I have admired Stephen Fry for years, first as an actor and comedian, then as a deeply reflected, outspoken, and heart-centered human being. And now, having watched his documentary The Secret Life of the Manic Depressive, as someone who publicly allows himself to be deeply honest and vulnerable.
A few weeks back, one of his Twitter followers called his tweets a bit boring, with Fry – caught in a dark mood – responding that he would retire from Twitter, and the two finally resolving it.
Our culture has certain ideas of what is good and desirable and what is not, and growing up and living within our culture, we absorb these ideas and come to take them as our own. We internalize them. As we all do, no matter which culture we were born into. Overall, it is a good thing. It is functional. It helps us function as a society.
But it can also create a good deal of distress for us. I have an idea I shouldn’t be stupid, and I end up behaving stupidly, or saying something stupid, and feel bad about it. Or I have an idea that I shouldn’t be boring, and someone says my tweets are exactly that, so I feel bad and want to quit tweeting.
We are luck living in a time where we meet people from different cultures, virtually or through travel. It shows us that our ideas about the world are culturally created and not absolutes. And that goes for things like being boring as well.
When I absorb ideas of what I should and shouldn’t be, I (usually) try to create an identity that include the shoulds and leave out the shouldn’ts. It doesn’t quite work since both will come up in my life, so I have an ambivalent relationship to the shoulnd’ts. I see they are here, but don’t want them to be here, so feel distress.
There are many ways to deal with this situation. I can tell myself those things are not really here. I can bring attention to it in others, rather than here. I can distract myself. I can include it in my identity, our of desperation, and create a rebellious identity around it.
Or, I can take an honest look at it. What is really here?
What happens when I get caught up in stories about what should and shoulnd’t be here? Who would I be without it? What are the truths in the reversals of those stories? What is more honest for me than those stories?
What happens when I allow it all to be here? When I see it. Feel it. Even live from it.
How can I bring it into my life, and live from it, in ways that are more mature, wise and kind? What are the gifts in it?
What do I find for myself when I explore ideas about being boring?
First, is it already a part of my identity? And am I OK with it?
What happens when I tell myself I shouldn’t be boring? I find that I split my life into boring and not boring. Some ways of acting is OK, and not other. I become very conscious of how others may see me. I evaluate myself according to an image of what it means to not be boring. I realize there are many different ideas of what is boring and not boring, so try to figure out what ideas the ones I am with have so I can try to live up to it. I may even seek out people who have strong ideas of about boring and not boring, so I can get confirmed that I am not boring. There is tension and stress. A slightly frantic quality. Always moving towards one thing, and away from something else, and what they both refer to (boring and not boring) are here and live their own life anyway.
Who am I without that idea? There is a deep sense of relief. Relaxation. I can bring attention to what is more interesting to me. To things that are more alive for me. I am free to be and act, whether or not it fits ideas of boring or not boring. It is recognized as an imagined boundary.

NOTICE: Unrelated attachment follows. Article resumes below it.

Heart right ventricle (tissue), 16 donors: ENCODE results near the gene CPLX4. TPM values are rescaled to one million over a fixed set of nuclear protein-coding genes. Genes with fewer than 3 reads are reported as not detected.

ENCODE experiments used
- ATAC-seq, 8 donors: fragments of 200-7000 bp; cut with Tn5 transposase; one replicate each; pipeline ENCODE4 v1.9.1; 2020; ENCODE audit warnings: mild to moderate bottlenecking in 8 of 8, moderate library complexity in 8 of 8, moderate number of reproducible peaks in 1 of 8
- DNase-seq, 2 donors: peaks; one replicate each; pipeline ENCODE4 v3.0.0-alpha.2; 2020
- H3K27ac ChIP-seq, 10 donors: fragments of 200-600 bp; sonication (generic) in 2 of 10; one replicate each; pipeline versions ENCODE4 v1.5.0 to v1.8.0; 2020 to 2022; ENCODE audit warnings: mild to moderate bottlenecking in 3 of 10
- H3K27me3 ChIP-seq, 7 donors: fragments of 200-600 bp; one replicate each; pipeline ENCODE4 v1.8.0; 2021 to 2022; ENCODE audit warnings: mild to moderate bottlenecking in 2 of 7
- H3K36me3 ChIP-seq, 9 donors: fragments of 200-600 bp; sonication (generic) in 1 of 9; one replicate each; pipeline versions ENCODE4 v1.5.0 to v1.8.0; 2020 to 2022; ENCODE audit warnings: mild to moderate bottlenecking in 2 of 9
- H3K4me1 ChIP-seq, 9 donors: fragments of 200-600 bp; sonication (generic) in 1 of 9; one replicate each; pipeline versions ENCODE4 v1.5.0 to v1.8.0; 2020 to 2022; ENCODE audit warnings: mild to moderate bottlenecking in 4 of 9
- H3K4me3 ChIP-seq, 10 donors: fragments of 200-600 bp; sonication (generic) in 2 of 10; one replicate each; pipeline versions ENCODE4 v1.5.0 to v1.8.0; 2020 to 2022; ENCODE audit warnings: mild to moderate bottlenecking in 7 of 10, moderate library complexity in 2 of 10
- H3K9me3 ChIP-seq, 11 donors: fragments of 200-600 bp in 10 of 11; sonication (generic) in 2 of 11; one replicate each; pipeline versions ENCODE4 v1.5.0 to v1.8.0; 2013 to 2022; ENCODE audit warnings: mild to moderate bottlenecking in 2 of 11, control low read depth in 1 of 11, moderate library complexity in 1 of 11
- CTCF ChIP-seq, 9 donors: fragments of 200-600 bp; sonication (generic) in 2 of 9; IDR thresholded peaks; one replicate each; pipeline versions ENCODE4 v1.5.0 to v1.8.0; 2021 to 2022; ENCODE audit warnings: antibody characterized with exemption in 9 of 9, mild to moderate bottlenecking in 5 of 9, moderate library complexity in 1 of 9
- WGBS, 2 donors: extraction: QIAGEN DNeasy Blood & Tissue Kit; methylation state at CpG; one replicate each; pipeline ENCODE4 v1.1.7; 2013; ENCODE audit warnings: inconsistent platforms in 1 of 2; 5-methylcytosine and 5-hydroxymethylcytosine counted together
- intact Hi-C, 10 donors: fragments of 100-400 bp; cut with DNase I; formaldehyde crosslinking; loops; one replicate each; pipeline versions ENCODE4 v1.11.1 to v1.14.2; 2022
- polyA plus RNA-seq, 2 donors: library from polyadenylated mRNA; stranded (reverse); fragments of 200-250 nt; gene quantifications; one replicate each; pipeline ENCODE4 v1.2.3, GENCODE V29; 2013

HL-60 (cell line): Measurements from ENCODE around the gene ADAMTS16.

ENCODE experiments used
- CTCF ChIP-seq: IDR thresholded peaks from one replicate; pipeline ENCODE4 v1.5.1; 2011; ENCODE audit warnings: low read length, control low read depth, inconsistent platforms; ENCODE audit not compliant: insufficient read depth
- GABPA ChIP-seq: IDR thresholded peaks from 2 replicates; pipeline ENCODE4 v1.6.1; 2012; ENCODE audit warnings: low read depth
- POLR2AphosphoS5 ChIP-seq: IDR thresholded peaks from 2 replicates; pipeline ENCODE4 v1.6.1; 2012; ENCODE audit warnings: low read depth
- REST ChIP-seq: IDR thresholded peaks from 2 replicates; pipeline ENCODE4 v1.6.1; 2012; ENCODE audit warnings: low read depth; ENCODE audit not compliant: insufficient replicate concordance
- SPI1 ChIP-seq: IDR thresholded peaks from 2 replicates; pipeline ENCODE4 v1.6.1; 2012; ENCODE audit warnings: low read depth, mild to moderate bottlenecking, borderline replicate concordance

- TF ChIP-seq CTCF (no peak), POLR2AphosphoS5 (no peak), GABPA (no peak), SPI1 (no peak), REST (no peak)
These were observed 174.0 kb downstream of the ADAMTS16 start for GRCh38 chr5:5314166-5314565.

How is it true that I should be boring? What are the genuine gifts in being boring? There is a freedom there. I don’t have to live up to an idea of being not boring. It frees up attention to go elsewhere, to thing that are genuinely interesting to me. I can find friends who are OK with boring people. There is a huge relief there too. I don’t have to cencor or try to present a certain image. I can be naked with who I am. (And that is not boring at all.)
How is it true that I shouldn’t be interesting? It is a relief to not try to be interesting. I can bring attention to what is more genuinely interesting to me than trying to live up to an image. When I am not interesting, I get to see who are OK with me not being interesting. I get to see which of my friends are here not just because I am interesting.
By finding what is more honest for me – seeing it in concrete examples, feeling into it, living from it – the landscape opens up. There is a freedom to move in the landscape, free from taking the imagined boundaries of boring and not boring as substantial and real, and free from shoulds around it. My conscious identity includes both, and I am not only OK with both, but recognize the gifts of both, and especially the gifts in being free from trying to eliminate one or the other from my life.
- stephen fry, upset over his tweets called “boring”
- part of his identity + job to not be boring
- for me, not such a big deal
- functions of not wanting to be bored/boring
- bored: want stimuli, do things, learn, experience
- boring: vital, engaged, creative
- boring: vital, engaged, creative
- boring: friends, popularity, status, image, job
- can find the benefits in being boring….
- can relax, don’t have to live up to expectations, images – can focus on other, more interesting, things
- can find the interesting in the (apparently) boring
- two meanings of boring….
- what is conventionally seen as boring (depends on culture, time, place, people etc.)
- experience of boredom